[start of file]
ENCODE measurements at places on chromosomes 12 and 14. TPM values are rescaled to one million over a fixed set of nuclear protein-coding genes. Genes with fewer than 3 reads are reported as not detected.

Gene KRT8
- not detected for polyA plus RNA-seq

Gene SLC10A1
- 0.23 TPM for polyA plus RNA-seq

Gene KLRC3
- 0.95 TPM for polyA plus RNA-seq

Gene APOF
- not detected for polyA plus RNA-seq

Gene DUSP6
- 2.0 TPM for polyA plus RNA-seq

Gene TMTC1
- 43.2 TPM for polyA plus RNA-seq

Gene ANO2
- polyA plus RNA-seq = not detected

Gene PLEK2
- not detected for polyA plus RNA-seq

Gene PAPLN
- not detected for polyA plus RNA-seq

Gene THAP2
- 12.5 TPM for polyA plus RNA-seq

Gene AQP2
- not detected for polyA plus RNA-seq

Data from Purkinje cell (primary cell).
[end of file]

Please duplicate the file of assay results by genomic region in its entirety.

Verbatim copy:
ENCODE measurements at places on chromosomes 12 and 14. TPM values are rescaled to one million over a fixed set of nuclear protein-coding genes. Genes with fewer than 3 reads are reported as not detected.

Gene KRT8
- not detected for polyA plus RNA-seq

Gene SLC10A1
- 0.23 TPM for polyA plus RNA-seq

Gene KLRC3
- 0.95 TPM for polyA plus RNA-seq

Gene APOF
- not detected for polyA plus RNA-seq

Gene DUSP6
- 2.0 TPM for polyA plus RNA-seq

Gene TMTC1
- 43.2 TPM for polyA plus RNA-seq

Gene ANO2
- polyA plus RNA-seq = not detected

Gene PLEK2
- not detected for polyA plus RNA-seq

Gene PAPLN
- not detected for polyA plus RNA-seq

Gene THAP2
- 12.5 TPM for polyA plus RNA-seq

Gene AQP2
- not detected for polyA plus RNA-seq

Data from Purkinje cell (primary cell).